Phelps' image has been anything but static. First seen as a prodigy — he was being flown around Europe before the 2004 Athens Olympics by Visa — he was arrested for driving under the influence after returning with six gold medals. After Beijing, Sports Illustrated named him its Sportsman of the Year in 2008 and featured an article that focused on his interaction with children. Months later, a picture surfaced of him smoking from a bong.
He learned a valuable lesson from that incident, which cost him a sponsorship deal with Kellogg. Subway, Visa and other sponsors stuck with him, though, in part because of the way he handled the situation.
Phelps' pride in Baltimore's reputation as a hardworking blue-collar city made him a natural to endorse Under Armour, the apparel company that grew out of a basement workshop into one of the city's most lucrative businesses.
"People have to understand, to have that much success and popularity at such a young age, that's not easy to deal with," said Matt Mirchin, Under Armour's senior vice president for marketing. "He's done better than most, and the maturation we've seen, that's a natural part of it."
Continuing to evolve and shed the near-robotic efficiency and remove, forged through tedious repetition that dominated the last 16 years of Phelps' life, will be the key to capitalizing on one of the greatest athletic careers of all time, Morgenstein said.
"Michael is in rare company, and his name will always resonate," he said. "But eventually, the people move on. There's always somebody next. For him, it's going to be about how well he learns to tell his story, how he takes it and makes it relevant and lasting."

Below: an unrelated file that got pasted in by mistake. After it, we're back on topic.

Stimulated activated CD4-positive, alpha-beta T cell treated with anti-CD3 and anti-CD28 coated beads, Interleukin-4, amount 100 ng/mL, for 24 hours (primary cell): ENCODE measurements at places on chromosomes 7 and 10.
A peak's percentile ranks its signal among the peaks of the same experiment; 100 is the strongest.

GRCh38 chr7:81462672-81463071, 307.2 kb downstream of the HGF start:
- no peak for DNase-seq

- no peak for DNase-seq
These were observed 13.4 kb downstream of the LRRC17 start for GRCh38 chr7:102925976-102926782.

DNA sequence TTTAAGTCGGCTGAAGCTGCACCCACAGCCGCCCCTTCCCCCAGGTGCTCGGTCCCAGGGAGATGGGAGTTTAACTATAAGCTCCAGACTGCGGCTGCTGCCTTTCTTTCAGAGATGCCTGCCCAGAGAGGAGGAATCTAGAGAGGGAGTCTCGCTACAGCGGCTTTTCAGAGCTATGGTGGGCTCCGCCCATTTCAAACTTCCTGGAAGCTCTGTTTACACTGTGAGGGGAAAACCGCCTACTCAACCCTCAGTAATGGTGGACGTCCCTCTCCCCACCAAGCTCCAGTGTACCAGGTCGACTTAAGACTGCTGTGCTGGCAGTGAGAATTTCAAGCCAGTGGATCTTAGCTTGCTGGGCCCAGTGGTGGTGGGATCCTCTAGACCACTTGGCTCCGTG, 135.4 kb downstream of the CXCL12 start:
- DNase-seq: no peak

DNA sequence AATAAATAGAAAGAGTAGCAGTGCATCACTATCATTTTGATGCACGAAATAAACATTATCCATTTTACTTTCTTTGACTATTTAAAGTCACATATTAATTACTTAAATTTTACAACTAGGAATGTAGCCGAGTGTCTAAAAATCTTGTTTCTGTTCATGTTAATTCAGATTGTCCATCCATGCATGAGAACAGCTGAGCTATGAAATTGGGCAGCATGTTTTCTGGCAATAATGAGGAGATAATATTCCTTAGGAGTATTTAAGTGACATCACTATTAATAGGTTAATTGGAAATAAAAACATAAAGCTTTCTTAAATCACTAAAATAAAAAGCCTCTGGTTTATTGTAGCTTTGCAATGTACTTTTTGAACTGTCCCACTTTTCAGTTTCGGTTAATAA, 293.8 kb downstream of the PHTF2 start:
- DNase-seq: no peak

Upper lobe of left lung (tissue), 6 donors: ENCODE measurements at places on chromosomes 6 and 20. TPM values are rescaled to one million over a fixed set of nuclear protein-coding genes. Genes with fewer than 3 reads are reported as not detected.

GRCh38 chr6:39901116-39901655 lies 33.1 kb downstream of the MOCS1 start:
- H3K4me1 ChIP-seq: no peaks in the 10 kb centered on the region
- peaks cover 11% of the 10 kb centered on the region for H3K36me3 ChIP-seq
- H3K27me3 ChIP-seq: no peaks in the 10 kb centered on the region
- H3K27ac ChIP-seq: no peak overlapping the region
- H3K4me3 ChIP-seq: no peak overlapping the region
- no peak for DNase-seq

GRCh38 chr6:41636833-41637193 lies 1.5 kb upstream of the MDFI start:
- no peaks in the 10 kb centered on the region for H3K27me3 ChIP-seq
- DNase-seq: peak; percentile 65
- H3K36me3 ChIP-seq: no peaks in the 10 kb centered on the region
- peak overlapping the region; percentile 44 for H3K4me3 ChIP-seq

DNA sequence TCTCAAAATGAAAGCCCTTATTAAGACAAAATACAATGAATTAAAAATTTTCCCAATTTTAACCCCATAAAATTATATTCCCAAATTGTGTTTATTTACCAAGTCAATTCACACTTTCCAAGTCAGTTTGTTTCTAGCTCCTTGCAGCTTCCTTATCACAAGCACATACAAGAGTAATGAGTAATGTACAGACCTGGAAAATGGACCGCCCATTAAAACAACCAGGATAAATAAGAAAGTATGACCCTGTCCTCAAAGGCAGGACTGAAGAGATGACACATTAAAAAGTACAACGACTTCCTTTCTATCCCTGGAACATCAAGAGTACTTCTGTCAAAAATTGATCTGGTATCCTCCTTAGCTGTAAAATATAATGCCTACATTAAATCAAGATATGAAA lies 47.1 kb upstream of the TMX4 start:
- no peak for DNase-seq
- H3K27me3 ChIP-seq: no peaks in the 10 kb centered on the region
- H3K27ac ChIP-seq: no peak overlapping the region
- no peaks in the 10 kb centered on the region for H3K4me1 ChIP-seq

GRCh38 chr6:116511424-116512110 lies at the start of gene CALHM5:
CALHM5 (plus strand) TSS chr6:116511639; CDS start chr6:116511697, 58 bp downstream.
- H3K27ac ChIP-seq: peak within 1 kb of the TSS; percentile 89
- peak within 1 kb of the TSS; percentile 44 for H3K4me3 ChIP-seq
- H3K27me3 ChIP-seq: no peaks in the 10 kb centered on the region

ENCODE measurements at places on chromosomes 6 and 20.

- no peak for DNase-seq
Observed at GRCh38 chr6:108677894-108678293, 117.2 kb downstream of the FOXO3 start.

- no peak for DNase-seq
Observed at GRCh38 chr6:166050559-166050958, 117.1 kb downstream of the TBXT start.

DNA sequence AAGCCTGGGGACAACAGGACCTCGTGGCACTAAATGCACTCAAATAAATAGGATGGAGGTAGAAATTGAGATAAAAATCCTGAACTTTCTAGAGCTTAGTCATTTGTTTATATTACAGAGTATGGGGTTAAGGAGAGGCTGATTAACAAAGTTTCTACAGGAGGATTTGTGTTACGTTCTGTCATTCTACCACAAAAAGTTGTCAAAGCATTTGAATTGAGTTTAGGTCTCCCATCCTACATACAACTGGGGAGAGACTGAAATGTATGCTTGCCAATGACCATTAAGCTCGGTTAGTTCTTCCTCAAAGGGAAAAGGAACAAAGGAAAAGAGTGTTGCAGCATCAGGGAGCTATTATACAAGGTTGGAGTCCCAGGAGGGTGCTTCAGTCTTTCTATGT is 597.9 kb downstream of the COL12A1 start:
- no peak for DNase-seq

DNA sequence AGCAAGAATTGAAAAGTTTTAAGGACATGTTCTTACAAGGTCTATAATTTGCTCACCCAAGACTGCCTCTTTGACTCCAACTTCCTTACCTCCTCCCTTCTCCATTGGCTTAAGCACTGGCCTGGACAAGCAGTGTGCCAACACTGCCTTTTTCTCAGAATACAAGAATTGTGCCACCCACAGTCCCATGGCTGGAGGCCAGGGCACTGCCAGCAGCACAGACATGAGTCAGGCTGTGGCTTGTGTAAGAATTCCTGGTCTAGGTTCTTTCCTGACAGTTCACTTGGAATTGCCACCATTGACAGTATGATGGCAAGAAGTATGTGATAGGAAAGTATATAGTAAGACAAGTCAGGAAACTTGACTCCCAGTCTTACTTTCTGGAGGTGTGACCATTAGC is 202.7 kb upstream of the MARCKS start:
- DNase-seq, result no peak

Phelps won't wait long to begin the transformation. His schedule is booked for the next three months and includes both down time and business appointments, Carlisle said. He's planning a world tour that will involve promotions for many of his major sponsors (a list likely to grow but currently including Speedo, Visa, Omega, Head & Shoulders, Subway, Under Armour, Hilton, HP, Master Spas, 505 Games, PureSport and Topps).
Phelps will headline Under Armour's continued push into China with several appearances there. The company recently opened its third store in the country where Phelps won eight gold medals. He'll once again be a part of Subway's marketing push in Baltimore, wearing Ravens colors.
"He's got to be who he is," said Tony Pace, Subway's chief marketing officer. "I don't think it's about creating a new persona. We want him to be authentic."
Finding out who you are after a youth spent as an elite athlete isn't easy.
Dominique Dawes, the Baltimore-area native who starred on the gold medal-winning 1996 U.S. gymnastics team called the Magnificent Seven, found it difficult transitioning into her life's second act.
"I was acting, I was speaking, I was looking into other things," Dawes said from London, where she is working as an analyst for Fox. "But it's very rare to find something that you can be really passionate about. You can like something, but if you're not good at it — and you've been used to being at the level elite athletes are at — that can be too hard."
After an absence from elite competition, she qualified for the 2000 team that finished fourth but received the bronze medal after China was disqualified for using an underage competitor.
After her second Games, she thought she was ready to build a new identity.
"As much as I was ready to leave," Dawes said, "I didn't want that chapter in my life to close. There's no real way to replace it. I went through some dark days — a lot of them — as I figured out what was next."
Now she's a sought-after motivational speaker, and makes appearances on behalf of sponsors such as Hormel. She's also the co-chair, with New Orleans Saints quarterback Drew Brees, of President Barack Obama's Council on Fitness.
She has met Phelps and believes he'll fare well. He'll continue to have opportunities, she said, not only because of his accomplishments but because of his unusual size and shape — "People will always recognize him."
An athlete's ego and self-esteem shouldn't depend on the sport, Dawes said. "But it is. And it can take a while to really be able to move on from that."